December 14, 2009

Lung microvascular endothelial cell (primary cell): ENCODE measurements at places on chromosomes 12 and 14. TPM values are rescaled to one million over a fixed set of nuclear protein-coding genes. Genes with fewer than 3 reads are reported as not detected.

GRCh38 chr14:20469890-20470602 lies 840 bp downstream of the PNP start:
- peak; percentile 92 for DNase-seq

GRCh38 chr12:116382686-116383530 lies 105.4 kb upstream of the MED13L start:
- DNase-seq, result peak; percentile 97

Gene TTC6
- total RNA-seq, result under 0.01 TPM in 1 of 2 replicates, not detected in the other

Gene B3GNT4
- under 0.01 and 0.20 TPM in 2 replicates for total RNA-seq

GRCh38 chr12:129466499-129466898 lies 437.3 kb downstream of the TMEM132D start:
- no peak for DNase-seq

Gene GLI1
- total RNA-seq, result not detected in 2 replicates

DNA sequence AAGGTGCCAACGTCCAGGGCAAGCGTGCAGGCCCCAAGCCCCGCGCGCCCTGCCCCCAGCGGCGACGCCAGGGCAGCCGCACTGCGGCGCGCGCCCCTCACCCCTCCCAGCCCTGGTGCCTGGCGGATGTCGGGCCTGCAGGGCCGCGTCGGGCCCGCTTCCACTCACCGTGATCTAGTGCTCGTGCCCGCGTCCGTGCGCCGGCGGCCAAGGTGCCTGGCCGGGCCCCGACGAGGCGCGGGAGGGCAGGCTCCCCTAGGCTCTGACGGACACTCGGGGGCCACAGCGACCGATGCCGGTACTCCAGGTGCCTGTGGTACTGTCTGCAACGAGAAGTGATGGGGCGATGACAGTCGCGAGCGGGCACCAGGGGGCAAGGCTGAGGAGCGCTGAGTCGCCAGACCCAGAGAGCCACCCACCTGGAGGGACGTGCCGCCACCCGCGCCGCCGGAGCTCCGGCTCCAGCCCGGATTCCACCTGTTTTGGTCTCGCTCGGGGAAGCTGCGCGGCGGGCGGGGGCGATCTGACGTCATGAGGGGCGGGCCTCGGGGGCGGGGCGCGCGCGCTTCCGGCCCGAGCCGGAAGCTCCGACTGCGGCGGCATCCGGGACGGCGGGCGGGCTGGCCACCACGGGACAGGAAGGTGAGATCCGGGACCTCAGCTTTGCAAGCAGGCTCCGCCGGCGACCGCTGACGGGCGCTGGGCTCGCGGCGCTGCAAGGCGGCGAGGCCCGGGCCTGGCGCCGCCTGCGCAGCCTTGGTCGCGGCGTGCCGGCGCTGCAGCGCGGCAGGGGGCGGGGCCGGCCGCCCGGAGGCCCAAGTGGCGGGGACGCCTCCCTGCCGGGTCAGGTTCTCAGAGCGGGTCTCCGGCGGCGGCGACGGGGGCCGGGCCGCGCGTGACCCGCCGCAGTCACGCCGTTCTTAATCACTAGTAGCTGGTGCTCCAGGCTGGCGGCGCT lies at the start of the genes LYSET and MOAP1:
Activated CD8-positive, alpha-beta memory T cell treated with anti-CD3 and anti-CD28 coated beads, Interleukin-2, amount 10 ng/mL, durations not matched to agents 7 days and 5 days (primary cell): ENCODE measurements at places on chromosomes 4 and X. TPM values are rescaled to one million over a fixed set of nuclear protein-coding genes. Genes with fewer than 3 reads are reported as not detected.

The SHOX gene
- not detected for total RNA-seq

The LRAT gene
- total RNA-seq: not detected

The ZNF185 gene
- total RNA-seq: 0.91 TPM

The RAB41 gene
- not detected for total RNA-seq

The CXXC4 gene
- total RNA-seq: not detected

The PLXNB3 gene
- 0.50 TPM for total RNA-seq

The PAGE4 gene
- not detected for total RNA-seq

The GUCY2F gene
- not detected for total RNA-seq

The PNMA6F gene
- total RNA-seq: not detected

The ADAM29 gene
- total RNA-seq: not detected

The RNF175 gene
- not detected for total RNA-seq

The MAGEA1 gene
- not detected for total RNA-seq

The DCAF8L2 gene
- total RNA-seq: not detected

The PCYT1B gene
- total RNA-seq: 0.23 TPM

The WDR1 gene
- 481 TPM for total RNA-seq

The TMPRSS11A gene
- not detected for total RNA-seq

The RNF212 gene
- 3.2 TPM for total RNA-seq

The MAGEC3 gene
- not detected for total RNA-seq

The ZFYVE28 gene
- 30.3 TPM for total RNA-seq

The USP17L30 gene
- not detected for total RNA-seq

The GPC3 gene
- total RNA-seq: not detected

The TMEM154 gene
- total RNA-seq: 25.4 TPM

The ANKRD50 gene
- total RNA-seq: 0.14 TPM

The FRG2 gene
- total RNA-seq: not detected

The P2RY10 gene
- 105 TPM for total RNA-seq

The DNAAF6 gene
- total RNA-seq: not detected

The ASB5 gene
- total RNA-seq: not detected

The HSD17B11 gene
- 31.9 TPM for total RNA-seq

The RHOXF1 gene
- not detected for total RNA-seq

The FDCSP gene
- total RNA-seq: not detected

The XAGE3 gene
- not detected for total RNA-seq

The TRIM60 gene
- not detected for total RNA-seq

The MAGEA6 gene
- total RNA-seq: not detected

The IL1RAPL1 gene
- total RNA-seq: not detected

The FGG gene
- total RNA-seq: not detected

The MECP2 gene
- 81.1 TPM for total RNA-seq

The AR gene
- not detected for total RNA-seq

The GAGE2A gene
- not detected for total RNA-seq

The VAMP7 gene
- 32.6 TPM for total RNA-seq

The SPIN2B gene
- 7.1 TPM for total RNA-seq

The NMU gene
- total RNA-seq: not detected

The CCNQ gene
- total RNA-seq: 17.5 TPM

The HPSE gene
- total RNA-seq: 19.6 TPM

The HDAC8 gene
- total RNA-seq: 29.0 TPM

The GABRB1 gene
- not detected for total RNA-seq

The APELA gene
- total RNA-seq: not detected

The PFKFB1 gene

How do you cope with being unemployed during the holidays? Like any loss, a job loss results in grief. Inevitably you must mourn the loss of the job and all that it provided: Security, money, self-esteem, status, identity, etc. I like this model for dealing with loss that is similar to the traditional Kubler-Ross Model, but provides 7 stages for moving BEYOND the grief. In Part I an overview of the grieving process as it relates to the loss of a job. Part II will give suggestions for how to enhance your transition through the process. 1. SHOCK & DENIAL In this stage you will feel generally numb – this serves as a coping mechanism to protect you from what may be potentially overwhelming. If you recently have lost your job you may be unable to think about how you feel about that, what you will do, and so forth. This stage keeps you moving forward physically and ensures you will meet all your basic needs. 2. PAIN & GUILT Pain and heart-break are laced with guilt in this stage. You may relate it to a lost love from which you suffer and know it must be that you are not worthy or must have deserved it. 3. ANGER & BARGAINING Anger is normal. You may reach this stage pretty quickly after a job loss, whether through lay-off, illness, injury or takeover. Accept this, express it, but be mindful how you do so – you may need the help of those closest to you most during the next days, weeks, and/or months. 4. "DEPRESSION", REFLECTION, LONELINESS It is important for you to “feel” how you feel – you are likely to feel depressed and lonely. You are cut off from your normal social support, however helpful it was. The bottom line is that just the act of getting up and dressed and out to work every day and interacting with others gives you some social and emotional support that is seriously felt to be missing at this point. You should allow these feelings, recognize them and think about what you need going forward. 5. THE UPWARD TURN Eventually you will attain a rhythm in your job search and networking and will feel some sort of calm and organization. You may flash back occasionally to feelings of guilt when you realize this. Understand that this is the first step in moving beyond your grief from the loss of your job and that it is entirely NORMAL. 6. RECONSTRUCTION & WORKING THROUGH As you begin the upward turn, you will eventually be able to think about where you want to be and what type of job you might like to have. For many this is the first time they have had the opportunity to consider what type of job they might like to do and/or what they ENJOY. Many note that the lay-off, downsizing, job change was the best thing that could have happened because it forced them to look at what is out there relative to what they had to offer. 7. ACCEPTANCE & HOPE Eventually, you will be able to accept that you may not be the same exact person you were before your “loss”, but somehow you are the best you can be and you have made the most of what life has to offer. You are able to move forward, seeking and finding other employment opportunities. It isn’t easy, but it is possible, even if it doesn’t seem so right now. If you want some general tips on what to do if you lose your job you might like to read a prior article, You lost your job. Now what? Mary is a Masters-prepared Career Counselor with over 18 years experience in resume writing, personal branding, career assessment and counseling. Specializing in non-traditional specialized careers and career-transitioning, she has the ability to synthesize and focus your unique skills and abilities to obtain interviews for the positions you want with the employers you want to notice you. Follow her on Twitter at @MarySevinsky.